President Trump displayed laudable prudence when he walked back an “ordered strike” on military targets in Iran on June 20, after an unmanned U.S. drone was shot down. That makes it all the more regrettable that the Trump administration’s imposition of tougher economic sanctions appears to lack this same consideration.
The new round of sanctions on Iran, along with re-established ones, are crippling the Iranian economy. Inflation has risen to more than 37 percent, and the Iranian rial has fallen by around 70 percent since early 2018. Many Iranians now worry about the availability of food and lifesaving medicines as a result. Economic sanctions can have consequences that are just as tragic as those of military action. For example, 576,000 Iraqi children died prematurely in the five years following economic sanctions imposed by the United Nations in 1990. Economic sanctions can also nudge societies toward devastating overuse of land and energy resources.
Economic sanctions are not intrinsically immoral; in the past they have discouraged military force and leveraged negotiations for peace. But as the Compendium of the Social Doctrine of the Church instructs, if economic sanctions are used, it must be with “great discernment” and subject to “strict legal and ethical criteria.” Ethicists and diplomats have argued that for sanctions to be moral, they must have minimal impact on average civilians, especially the vulnerable. For any sanctions, moral or otherwise, to be effective, they need to be structured in accordance with clearly defined objectives.
Current sanctions on Iran do not meet these criteria. If the purpose of the sanctions regime is to prevent Iran from obtaining a nuclear weapon, the president would need to reconsider his decision to withdraw from the painstakingly negotiated Joint Comprehensive Plan of Action. That agreement, supported by Pope Francis and the U.S. bishops, had halted nuclear-weapons-grade uranium enrichment in Iran. There are signs that the agreement is salvageable. Iran’s foreign minister has said that Iran would return to abiding by the agreement if other countries did the same.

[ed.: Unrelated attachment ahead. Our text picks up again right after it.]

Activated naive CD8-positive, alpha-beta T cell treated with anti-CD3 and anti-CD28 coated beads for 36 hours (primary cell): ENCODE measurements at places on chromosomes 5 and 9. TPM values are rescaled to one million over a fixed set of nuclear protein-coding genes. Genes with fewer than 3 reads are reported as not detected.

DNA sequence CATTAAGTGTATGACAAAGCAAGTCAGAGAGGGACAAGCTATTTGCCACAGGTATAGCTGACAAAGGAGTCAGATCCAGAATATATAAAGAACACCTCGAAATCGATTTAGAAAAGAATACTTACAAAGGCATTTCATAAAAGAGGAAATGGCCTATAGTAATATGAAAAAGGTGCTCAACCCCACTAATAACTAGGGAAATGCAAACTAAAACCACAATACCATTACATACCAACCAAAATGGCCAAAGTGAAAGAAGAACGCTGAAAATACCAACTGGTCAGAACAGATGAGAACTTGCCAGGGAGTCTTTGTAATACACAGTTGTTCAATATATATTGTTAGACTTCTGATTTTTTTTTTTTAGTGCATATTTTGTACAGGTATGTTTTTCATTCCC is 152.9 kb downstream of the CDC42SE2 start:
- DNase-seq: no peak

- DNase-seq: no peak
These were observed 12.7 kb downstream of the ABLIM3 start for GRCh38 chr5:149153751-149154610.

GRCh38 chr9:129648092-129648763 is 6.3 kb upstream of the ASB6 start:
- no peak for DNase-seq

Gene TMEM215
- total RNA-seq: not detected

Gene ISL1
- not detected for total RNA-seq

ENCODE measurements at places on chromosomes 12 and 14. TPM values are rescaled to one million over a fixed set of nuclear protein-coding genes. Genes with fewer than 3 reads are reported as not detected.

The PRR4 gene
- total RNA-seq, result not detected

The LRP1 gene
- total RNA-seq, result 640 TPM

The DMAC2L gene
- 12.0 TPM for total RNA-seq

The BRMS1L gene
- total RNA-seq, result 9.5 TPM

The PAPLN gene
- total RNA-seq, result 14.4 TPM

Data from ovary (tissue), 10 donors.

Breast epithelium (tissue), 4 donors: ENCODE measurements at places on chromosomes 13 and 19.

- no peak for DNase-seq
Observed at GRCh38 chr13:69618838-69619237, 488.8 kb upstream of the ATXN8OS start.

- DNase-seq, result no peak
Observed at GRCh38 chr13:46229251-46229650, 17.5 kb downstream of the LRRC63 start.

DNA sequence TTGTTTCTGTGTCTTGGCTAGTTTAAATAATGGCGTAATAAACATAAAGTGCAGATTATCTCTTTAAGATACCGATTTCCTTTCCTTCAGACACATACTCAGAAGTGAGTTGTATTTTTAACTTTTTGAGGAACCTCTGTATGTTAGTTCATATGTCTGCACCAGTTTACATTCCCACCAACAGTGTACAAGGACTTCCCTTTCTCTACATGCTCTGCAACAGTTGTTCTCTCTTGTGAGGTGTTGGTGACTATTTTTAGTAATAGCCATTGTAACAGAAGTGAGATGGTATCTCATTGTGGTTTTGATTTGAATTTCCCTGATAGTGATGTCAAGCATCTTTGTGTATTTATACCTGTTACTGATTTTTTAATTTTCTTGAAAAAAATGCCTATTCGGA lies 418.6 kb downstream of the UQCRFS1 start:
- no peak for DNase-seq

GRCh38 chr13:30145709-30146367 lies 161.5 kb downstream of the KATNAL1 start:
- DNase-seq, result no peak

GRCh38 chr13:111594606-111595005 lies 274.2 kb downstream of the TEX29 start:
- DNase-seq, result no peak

If, however, the goal of these new sanctions is to diminish Iran’s influence, they require further consideration and clear explanation. Reducing Iran’s regional influence and support for terrorist organizations is a defensible goal. But if recent decades have taught us anything, it is that U.S. actions in the Middle East can have unintended and deadly consequences. Well-intentioned but unrealistic goals prevent a flexible framework necessary for incremental relief, essential for bringing countries to the negotiating table. Without a reasonable chance that sanctions will succeed, the United States risks engaging in an unending financial war with Iran that could slip into a military one at the slightest provocation.
The United States can save lives, reduce the risk of escalation into war and increase its chances of stopping Iran from building a nuclear bomb by lifting this latest round of sanctions.